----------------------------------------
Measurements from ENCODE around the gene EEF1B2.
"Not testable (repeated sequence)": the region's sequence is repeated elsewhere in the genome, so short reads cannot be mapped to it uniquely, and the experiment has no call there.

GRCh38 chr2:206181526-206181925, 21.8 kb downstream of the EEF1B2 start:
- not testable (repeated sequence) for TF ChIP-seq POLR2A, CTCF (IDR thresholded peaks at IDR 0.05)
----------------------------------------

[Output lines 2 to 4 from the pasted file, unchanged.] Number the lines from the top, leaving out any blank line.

"Not testable (repeated sequence)": the region's sequence is repeated elsewhere in the genome, so short reads cannot be mapped to it uniquely, and the experiment has no call there.

GRCh38 chr2:206181526-206181925, 21.8 kb downstream of the EEF1B2 start:
- not testable (repeated sequence) for TF ChIP-seq POLR2A, CTCF (IDR thresholded peaks at IDR 0.05)